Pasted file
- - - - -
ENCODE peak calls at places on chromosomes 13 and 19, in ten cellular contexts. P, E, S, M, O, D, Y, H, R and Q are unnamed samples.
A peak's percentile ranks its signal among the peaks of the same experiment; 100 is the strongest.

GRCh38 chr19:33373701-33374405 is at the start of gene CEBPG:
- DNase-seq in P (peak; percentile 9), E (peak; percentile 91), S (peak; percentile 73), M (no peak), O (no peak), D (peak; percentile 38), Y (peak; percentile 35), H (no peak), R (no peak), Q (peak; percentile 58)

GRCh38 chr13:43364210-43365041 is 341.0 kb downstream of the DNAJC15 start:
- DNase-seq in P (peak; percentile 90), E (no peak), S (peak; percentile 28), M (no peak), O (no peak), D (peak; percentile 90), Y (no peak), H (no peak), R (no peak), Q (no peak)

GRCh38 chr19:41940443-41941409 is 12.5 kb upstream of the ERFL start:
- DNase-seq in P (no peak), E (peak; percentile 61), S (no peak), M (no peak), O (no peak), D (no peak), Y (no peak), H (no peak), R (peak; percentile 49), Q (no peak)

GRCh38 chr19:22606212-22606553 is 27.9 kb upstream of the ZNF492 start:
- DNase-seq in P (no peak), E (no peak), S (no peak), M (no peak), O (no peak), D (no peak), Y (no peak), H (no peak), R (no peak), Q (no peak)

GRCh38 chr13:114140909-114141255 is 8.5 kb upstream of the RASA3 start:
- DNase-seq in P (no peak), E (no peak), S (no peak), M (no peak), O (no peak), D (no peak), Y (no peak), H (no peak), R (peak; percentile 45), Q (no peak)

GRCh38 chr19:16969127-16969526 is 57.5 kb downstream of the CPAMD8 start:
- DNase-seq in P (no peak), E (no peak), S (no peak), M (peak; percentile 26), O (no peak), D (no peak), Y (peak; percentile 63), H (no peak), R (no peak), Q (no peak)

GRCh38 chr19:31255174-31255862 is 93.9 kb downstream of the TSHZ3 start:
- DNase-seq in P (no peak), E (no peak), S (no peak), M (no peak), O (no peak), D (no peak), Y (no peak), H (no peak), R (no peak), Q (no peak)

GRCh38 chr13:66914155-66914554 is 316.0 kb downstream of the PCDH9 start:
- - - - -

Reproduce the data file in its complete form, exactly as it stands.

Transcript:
ENCODE peak calls at places on chromosomes 13 and 19, in ten cellular contexts. P, E, S, M, O, D, Y, H, R and Q are unnamed samples.
A peak's percentile ranks its signal among the peaks of the same experiment; 100 is the strongest.

GRCh38 chr19:33373701-33374405 is at the start of gene CEBPG:
- DNase-seq in P (peak; percentile 9), E (peak; percentile 91), S (peak; percentile 73), M (no peak), O (no peak), D (peak; percentile 38), Y (peak; percentile 35), H (no peak), R (no peak), Q (peak; percentile 58)

GRCh38 chr13:43364210-43365041 is 341.0 kb downstream of the DNAJC15 start:
- DNase-seq in P (peak; percentile 90), E (no peak), S (peak; percentile 28), M (no peak), O (no peak), D (peak; percentile 90), Y (no peak), H (no peak), R (no peak), Q (no peak)

GRCh38 chr19:41940443-41941409 is 12.5 kb upstream of the ERFL start:
- DNase-seq in P (no peak), E (peak; percentile 61), S (no peak), M (no peak), O (no peak), D (no peak), Y (no peak), H (no peak), R (peak; percentile 49), Q (no peak)

GRCh38 chr19:22606212-22606553 is 27.9 kb upstream of the ZNF492 start:
- DNase-seq in P (no peak), E (no peak), S (no peak), M (no peak), O (no peak), D (no peak), Y (no peak), H (no peak), R (no peak), Q (no peak)

GRCh38 chr13:114140909-114141255 is 8.5 kb upstream of the RASA3 start:
- DNase-seq in P (no peak), E (no peak), S (no peak), M (no peak), O (no peak), D (no peak), Y (no peak), H (no peak), R (peak; percentile 45), Q (no peak)

GRCh38 chr19:16969127-16969526 is 57.5 kb downstream of the CPAMD8 start:
- DNase-seq in P (no peak), E (no peak), S (no peak), M (peak; percentile 26), O (no peak), D (no peak), Y (peak; percentile 63), H (no peak), R (no peak), Q (no peak)

GRCh38 chr19:31255174-31255862 is 93.9 kb downstream of the TSHZ3 start:
- DNase-seq in P (no peak), E (no peak), S (no peak), M (no peak), O (no peak), D (no peak), Y (no peak), H (no peak), R (no peak), Q (no peak)

GRCh38 chr13:66914155-66914554 is 316.0 kb downstream of the PCDH9 start: